We’re starting up a new feature here at WWY: Flashback Fridays. We’ve got so many wonderful photos and stories that never made it onto this blog at the time they happened. Every Friday (starting today), we’ll revisit a neglected place or story from our travels. First up, the Santa Catalina Monastery in Arequipa, Peru.
Imagine you are the second daughter of a wealthy Spanish family in the 16th, 17th, or 18th centuries. There were very few choices for women in that time. You could get married to someone your family considered suitable (and most likely arranged for you), or you could become a nun. If you became a nun at Santa Catalina, your family would pay a rich dowry to the church and send you off to the monastery with all sorts of riches, from sculptures to fine clothing, china, furniture, and even servants to care for you. You would be given the opportunity to purchase your cell (and later resell it if you moved on to a better one). And, with input from Rome, you and the other women in this community would have the opportunity to be self governing and create an entire society, cloistered behind the walls of a beautiful compound in the middle of the city of Arequipa.
We spent a full day exploring the Santa Catalina Monastery when we were in Arequipa last July. Built of sillar (a white volcanic rock popular with buildings in Arequipa), Santa Catalina was founded as part of the Dominican order in 1579 and remained a secret, cloistered community until 1970. Originally founded by a wealthy Spanish patroness, who became the first nun to reside here, for centuries it was home to women from wealthy Spanish families who had become nuns. These wealthy women became nuns and brought with them much of the wealth of their families. It is said that these families paid rich dowries as high as 2,400 coins (about $150,000 USD by today’s standards), and provided many rich possessions to help their daughters begin this new life. Life at Santa Catalina was fairly luxurious by convent standards. And because of that, the numbers of nuns here grew rapidly. There were over 200 nuns living here in the early 19th century.
This all changed in 1871 when Pope Pius IX sent a Dominican nun named Josefa Cadena to reform the monastery and enforce many of the stricter rules of the Dominican church: that the nuns should live a more basic and strict lifestyle. She sent back much of the wealth that many of the nuns had brought with them, freed all the servants and slaves, and gave everyone a choice of either leaving the monastery, or living by the stricter Dominican rules, and fully devoting their lives to prayer and God. As you can imagine, the numbers dropped a bit. By 1970, there were only 40 nuns living here.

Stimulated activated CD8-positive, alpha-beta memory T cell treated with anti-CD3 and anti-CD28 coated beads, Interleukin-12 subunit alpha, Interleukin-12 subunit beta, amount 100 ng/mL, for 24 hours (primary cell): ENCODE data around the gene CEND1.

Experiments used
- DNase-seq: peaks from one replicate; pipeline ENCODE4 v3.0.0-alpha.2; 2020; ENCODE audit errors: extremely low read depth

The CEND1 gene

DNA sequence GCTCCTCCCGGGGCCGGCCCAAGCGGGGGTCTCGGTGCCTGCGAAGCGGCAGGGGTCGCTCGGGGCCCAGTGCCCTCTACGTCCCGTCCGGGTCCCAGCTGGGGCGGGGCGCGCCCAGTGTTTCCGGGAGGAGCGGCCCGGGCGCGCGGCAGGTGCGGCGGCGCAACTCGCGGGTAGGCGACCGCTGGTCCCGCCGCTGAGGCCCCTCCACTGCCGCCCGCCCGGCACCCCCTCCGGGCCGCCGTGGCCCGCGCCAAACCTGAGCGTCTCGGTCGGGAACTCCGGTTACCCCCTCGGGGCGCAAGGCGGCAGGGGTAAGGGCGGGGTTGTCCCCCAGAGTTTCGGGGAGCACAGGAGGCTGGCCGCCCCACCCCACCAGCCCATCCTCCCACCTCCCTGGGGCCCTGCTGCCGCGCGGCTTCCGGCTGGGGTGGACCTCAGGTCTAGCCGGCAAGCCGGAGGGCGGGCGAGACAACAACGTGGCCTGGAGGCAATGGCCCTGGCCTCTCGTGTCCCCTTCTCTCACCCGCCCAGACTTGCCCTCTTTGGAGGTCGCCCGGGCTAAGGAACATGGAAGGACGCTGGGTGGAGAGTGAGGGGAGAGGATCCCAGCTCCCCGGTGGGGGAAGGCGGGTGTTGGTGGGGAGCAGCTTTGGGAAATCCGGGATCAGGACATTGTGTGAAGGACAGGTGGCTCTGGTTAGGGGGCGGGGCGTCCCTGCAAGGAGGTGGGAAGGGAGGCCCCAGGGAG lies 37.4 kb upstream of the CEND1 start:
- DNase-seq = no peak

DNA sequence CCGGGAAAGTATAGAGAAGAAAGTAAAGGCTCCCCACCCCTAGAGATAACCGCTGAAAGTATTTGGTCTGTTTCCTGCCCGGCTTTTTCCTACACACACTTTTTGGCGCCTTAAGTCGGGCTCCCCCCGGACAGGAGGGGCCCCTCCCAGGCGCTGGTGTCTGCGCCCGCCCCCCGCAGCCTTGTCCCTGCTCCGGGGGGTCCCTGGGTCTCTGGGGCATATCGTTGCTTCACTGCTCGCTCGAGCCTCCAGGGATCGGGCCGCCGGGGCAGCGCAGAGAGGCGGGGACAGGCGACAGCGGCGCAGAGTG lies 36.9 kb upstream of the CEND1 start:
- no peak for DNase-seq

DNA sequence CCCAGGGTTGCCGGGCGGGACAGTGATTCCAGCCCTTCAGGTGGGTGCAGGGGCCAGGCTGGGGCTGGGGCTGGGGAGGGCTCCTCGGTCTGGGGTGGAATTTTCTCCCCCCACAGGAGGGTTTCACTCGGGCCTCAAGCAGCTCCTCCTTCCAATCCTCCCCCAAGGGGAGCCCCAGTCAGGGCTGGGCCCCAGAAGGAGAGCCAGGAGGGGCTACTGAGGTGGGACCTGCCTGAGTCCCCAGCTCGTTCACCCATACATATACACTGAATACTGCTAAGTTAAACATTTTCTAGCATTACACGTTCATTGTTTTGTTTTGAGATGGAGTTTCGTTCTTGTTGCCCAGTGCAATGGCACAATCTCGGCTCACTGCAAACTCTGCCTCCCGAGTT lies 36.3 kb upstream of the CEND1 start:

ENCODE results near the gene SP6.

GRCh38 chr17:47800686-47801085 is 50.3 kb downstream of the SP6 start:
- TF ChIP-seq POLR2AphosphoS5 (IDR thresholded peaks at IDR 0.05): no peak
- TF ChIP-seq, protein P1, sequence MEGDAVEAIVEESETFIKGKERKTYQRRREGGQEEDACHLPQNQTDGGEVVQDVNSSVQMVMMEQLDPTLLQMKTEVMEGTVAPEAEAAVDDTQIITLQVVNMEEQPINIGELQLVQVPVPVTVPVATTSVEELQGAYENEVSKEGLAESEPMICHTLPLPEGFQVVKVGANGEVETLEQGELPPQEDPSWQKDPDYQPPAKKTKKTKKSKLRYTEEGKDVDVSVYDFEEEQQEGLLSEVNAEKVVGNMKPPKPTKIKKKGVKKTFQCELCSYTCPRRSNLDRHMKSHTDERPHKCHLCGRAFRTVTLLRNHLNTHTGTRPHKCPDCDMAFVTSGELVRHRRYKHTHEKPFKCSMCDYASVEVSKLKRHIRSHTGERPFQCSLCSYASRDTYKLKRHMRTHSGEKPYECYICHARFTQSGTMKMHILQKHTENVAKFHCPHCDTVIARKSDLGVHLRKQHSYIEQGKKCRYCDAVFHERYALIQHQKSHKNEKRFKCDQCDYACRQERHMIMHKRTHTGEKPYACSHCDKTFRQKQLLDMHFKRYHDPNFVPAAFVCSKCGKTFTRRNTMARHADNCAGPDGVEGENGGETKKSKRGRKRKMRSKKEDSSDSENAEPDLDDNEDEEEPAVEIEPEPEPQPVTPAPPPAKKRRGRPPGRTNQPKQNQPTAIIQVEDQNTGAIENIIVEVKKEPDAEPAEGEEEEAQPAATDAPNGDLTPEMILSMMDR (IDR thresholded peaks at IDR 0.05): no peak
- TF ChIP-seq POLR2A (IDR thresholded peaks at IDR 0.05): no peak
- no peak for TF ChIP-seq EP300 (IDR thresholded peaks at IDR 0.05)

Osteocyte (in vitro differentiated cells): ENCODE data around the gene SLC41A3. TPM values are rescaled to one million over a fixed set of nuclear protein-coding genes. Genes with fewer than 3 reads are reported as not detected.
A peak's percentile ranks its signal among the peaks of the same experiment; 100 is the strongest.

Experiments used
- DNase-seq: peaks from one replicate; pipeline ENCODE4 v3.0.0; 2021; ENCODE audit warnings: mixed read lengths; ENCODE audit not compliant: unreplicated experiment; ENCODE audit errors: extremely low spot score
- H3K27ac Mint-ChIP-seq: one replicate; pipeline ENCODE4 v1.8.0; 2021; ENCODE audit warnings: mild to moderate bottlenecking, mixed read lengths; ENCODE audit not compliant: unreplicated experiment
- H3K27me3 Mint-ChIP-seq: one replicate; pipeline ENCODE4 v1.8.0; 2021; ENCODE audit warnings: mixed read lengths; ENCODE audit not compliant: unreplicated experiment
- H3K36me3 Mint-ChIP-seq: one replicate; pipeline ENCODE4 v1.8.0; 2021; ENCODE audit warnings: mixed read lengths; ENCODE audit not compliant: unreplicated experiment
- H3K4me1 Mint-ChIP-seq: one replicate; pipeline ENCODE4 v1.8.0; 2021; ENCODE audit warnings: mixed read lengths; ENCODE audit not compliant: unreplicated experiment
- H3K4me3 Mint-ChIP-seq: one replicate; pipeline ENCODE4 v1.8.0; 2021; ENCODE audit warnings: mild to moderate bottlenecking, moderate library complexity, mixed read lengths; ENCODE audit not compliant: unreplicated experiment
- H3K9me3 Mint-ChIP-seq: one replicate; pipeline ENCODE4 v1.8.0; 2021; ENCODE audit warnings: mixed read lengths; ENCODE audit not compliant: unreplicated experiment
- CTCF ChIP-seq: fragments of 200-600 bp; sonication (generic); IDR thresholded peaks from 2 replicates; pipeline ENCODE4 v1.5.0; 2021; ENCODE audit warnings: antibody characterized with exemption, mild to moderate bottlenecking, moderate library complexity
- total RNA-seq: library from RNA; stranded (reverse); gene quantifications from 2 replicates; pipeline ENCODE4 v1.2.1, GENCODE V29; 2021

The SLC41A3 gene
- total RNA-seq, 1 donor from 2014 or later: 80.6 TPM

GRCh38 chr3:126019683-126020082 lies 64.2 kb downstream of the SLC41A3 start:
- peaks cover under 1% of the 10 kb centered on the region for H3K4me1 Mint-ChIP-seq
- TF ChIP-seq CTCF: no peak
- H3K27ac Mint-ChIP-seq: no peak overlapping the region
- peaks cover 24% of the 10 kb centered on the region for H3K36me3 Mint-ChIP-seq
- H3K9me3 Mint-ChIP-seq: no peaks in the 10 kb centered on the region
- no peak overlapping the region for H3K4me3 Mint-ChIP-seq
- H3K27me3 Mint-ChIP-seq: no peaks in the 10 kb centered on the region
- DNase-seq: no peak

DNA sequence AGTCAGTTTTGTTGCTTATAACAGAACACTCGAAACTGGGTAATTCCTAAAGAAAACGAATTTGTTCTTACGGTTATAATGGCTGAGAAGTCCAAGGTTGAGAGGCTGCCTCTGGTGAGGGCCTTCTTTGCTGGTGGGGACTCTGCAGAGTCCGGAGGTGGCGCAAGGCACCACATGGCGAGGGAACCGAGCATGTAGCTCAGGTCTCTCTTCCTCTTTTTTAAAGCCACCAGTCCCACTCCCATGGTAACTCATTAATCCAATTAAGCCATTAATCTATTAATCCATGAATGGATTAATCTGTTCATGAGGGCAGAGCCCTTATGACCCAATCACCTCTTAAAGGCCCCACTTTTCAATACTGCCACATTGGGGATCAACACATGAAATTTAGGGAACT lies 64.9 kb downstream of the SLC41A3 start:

Santa Catalina Monastery covers an area of just over 20,000 square meters and contains a complete city, including beautiful cobblestone streets, parks, housing, kitchens and bakeries, churches, laundry, and a cemetery. It was a self-contained city within a city for almost 4 centuries, with little to no contact with the outside world. That all changed in 1970. Due to earthquakes in the 1960’s that severely damaged the monastery, the city of Arequipa and the two head nuns came to an agreement. The monastery opened itself up to the public and the city of Arequipa helped them rebuild, including building a new more modern section where the nuns still live a cloistered life today.
Though we are now allowed inside this impressive city within a city, the nuns here still live quite privately. They attend public mass, but are seated in an area cloistered away from the rest of the congregation. And if they have an outside visitor they speak to them through a window with double wooden bars, that allows for the people to see, but not touch, each other.
I have to say that wandering through this monastery was amazing. I can’t imagine making the sorts of sacrifices that these women made, giving up all contact with the outside world, and effectively saying goodbye to their families and friends. It was quite special to spend some time here visiting the colorful and beautiful city that these ladies created. To walk in their footsteps and see the spaces where they lived out their lives.